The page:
The Golden State Warriors are probably a play-in team but are clinging to this contender narrative because of their past. In so many ways, they are not the team they used to be. They can't score, shoot or create like they used to. They can't defend like they used to. They can't overcome their lack of size like they used to.
Just about the only things that they do do the same as they did in their glory days are foul and turn the ball over like crazy. In the old days, they could make up for this boneheaded stuff. Now they can't. Their margin for error is basically zilch.
It burned them again on Tuesday, when the Warriors, who came in needing a 12-point victory to advance to the knockout stage of the In-Season Tournament, coughed up an 18-point second-half lead to the Kings as Malik Monk capped off the comeback with a game-winning bank job. Final score: Kings 124, Warriors 123.
The Warriors led this game by as many as 24 points. They were in total control. Of course, this is what the Warriors have always done. Giving away big leads is nothing new for these guys. Twenty turnovers? Thirty-one fouls? Sounds about right. The Warriors commit more turnovers per game than all but six teams, and only two commit more fouls.
What's different about these Warriors is when they decide to get serious and reach into their proverbial hat, there is no rabbit to pull out anymore. The magic is gone.
You want to sling the ball around with the precision of a leaf blower? You want to send the Kings to the free-throw line 42 times? You're going to lose. The Warriors have now dropped eight of their last 10 games after starting the season 6-2.
Even that start was deceiving. It required two game-winning shots, one against these Kings and another against Oklahoma City. Golden State is a few seconds from being 6-12 right now.
Two guys have taken the bulk of the blame for Golden State's sluggish start: Klay Thompson and Andrew Wiggins. Neither has been good. Wiggins has been especially bad. But he was great on Tuesday, scoring 29 efficient points to go with 10 rebounds.
Thompson had 20. Draymond Green was back. Curry had 29. The Warriors shot over 41% from 3 as a team. Gary Payton did his thing. On the flip side, De'Aaron Fox missed eight free throws and Domantas Sabonis struggled, which is becoming a real theme against the Warriors.
The point is, just about everything went right for the Warriors on Tuesday. And they still lost. Because they are undisciplined. They hack like fools and value the ball only as waywardly as they can throw it. And they are not good enough to dig out of their own holes anymore. It's as simple as that.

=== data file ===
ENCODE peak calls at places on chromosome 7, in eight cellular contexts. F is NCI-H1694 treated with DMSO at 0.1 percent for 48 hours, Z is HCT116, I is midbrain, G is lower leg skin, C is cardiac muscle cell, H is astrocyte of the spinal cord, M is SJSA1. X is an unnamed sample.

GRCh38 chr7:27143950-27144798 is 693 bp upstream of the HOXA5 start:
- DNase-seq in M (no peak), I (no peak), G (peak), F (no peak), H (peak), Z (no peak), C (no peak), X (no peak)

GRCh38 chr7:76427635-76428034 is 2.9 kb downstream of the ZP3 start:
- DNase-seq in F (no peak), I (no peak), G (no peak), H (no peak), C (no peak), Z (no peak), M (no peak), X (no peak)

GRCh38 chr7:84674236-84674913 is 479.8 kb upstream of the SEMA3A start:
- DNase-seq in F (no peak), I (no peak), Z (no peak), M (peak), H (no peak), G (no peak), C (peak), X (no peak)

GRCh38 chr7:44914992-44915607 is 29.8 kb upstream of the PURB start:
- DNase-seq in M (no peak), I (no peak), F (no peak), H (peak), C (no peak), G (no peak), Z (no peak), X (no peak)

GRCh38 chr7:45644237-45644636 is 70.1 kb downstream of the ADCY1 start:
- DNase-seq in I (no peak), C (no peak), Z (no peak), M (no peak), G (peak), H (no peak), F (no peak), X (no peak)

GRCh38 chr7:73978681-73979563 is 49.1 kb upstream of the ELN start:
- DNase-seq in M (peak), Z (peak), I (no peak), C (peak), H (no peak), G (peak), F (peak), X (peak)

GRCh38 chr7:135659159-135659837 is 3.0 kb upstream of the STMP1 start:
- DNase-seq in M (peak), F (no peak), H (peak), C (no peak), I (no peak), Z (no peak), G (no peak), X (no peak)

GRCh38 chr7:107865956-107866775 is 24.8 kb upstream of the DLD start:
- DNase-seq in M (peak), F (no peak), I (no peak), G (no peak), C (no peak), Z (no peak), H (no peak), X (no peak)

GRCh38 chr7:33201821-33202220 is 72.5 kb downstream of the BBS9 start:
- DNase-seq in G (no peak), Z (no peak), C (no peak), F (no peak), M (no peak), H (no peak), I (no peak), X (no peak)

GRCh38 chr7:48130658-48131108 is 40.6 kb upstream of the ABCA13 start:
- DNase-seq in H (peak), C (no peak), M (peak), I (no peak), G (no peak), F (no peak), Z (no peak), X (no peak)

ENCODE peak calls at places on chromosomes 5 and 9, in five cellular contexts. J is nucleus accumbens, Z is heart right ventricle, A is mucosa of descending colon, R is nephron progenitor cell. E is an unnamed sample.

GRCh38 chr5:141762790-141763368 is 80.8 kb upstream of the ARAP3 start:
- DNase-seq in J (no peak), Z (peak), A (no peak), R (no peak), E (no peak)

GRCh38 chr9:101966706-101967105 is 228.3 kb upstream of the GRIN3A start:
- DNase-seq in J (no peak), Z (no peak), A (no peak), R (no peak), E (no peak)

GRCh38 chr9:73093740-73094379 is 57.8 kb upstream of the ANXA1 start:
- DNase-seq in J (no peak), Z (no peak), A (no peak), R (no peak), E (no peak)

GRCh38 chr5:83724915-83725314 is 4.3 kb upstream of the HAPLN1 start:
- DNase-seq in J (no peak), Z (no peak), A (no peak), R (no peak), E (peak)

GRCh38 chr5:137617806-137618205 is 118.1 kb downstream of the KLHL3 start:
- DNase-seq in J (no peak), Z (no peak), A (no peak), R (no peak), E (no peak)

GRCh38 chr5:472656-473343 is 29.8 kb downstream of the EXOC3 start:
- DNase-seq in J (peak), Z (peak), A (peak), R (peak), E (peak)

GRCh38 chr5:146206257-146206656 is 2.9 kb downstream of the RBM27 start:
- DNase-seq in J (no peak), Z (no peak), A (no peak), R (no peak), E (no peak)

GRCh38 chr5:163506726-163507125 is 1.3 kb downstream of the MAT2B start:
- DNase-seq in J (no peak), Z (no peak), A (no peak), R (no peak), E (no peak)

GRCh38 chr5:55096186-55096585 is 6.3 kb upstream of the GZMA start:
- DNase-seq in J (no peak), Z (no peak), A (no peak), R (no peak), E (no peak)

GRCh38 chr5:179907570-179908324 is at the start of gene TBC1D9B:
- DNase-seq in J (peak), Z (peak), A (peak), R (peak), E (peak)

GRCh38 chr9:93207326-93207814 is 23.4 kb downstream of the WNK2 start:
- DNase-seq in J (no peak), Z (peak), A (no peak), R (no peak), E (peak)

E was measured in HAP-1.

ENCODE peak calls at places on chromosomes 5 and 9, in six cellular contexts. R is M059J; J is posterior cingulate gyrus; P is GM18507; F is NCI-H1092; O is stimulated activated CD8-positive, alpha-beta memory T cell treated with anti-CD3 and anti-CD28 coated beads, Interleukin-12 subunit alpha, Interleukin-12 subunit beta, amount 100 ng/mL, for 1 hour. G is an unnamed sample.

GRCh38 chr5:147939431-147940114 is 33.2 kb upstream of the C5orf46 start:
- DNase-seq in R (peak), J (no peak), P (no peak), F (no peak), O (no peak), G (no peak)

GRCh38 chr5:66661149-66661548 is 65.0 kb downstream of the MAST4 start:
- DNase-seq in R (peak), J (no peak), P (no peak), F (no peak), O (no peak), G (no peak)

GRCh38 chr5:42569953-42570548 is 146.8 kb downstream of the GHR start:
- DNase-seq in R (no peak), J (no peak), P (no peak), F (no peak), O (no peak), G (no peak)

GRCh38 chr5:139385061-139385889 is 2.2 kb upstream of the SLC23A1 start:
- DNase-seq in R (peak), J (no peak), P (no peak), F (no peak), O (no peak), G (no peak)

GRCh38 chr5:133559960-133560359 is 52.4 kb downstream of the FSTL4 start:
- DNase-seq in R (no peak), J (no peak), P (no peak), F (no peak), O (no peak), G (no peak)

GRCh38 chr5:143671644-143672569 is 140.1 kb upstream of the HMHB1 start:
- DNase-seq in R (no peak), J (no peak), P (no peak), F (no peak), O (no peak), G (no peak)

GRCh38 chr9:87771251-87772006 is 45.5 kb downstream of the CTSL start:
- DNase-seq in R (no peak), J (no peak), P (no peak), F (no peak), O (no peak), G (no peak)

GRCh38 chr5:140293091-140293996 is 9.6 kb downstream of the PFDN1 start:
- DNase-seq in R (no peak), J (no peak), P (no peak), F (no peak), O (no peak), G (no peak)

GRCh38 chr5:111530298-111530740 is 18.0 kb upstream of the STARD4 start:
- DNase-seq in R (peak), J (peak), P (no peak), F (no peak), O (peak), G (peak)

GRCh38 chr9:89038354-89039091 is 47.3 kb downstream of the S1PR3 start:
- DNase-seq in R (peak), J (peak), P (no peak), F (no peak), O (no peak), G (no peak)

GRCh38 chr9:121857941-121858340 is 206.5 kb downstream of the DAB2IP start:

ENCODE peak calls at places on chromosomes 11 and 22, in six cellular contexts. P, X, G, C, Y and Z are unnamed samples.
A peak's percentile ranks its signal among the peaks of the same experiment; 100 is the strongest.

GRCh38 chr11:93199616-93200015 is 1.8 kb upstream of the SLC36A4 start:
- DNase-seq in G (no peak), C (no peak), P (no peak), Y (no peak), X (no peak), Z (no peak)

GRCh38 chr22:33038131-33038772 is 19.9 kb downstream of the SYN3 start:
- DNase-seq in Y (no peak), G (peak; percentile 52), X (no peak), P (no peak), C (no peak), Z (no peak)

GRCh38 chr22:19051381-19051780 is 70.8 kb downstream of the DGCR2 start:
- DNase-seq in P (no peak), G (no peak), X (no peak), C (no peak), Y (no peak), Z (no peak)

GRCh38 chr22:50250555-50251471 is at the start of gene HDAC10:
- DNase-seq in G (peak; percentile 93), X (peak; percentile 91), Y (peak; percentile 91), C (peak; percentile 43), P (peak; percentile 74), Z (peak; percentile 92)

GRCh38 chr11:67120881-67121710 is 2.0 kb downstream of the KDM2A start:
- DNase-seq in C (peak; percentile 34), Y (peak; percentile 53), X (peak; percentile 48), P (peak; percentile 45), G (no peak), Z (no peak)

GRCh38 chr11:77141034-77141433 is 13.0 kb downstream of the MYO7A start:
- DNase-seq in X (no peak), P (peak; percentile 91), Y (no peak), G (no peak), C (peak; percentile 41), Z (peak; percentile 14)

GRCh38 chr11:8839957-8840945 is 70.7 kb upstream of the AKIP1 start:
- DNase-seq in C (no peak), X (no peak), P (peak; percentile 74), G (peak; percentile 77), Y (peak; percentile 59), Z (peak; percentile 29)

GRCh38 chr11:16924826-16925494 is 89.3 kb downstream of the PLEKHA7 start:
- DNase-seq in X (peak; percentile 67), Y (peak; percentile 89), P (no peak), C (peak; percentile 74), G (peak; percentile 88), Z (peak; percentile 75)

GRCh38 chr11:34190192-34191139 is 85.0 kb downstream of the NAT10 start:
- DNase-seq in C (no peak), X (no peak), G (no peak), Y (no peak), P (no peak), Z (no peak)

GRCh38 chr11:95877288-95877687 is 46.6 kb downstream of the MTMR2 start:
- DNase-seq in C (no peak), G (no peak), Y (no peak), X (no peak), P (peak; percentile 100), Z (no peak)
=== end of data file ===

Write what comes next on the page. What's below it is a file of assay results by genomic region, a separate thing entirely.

If you want to swig out of a half-full glass, there are signs of life for Thompson. After failing to reach 20 points in his first 13 games, he has now done so in three of his last four. His 3-point percentage has been climbing. His "what in the world are you doing?" shot selection has, relatively speaking, become more palatable. You can tell yourself this will be the start of a Wiggins resurgence.
But right now, these are just hopes. And not very high ones. The bar that Thompson and Wiggins have set for themselves this season isn't exactly difficult to clear. They're going to sprinkle in good games and even good stretches. But there's a lot of evidence that the bad will increasingly outweigh the good.
Of course, it's easy to say all they have to do is stop fouling and turning the ball over. Those sound like, and to some degree are, self-inflicted wounds. But at this point the turnovers are a product of deeply ingrained habits. They are simply a part of the Warriors' free-wheeling fabric, same as hotheaded technical fouls are part of the Draymond Green experience.
For the Warriors, to just decide to stop turning the ball over is about as likely as Draymond just deciding to keep quiet.
As for the fouling, yes, some of it is a matter of discipline, or lack thereof. But some of it, if not most of it, is that the Warriors are just overmatched. They're small. They're slow on the perimeter.
Fans always think the fix is in when their team is on the wrong end of the whistle, but more often than not the whistle goes in the favor of the aggressor. The Warriors are like an aging boxer trying to grab and hold their faster, stronger opponents just to stay in the fight.
That said, the Warriors are fighters. Don't ever doubt that. They still compete like crazy. It's commendable. There is not one part of their collective basketball soul that has ever rested on its laurels. Even in their heyday, the Warriors played every game like a team that had never won a thing, because they are comprised of a core that will never forget the doubt they endured.
Curry basically wasn't recruited. Thompson was more famous for his father than his college career at ho-hum Washington State. Green was a second-round pick. All three of them have held tightly to the chip on their shoulder. Thompson is still out here trying to prove something. Green remains a madman. Curry is an all-time competitor.
The Warriors are still a good team, I believe. Just not good enough to overcome the worst of themselves. Which, unfortunately, is part of who they are. And who they've always been.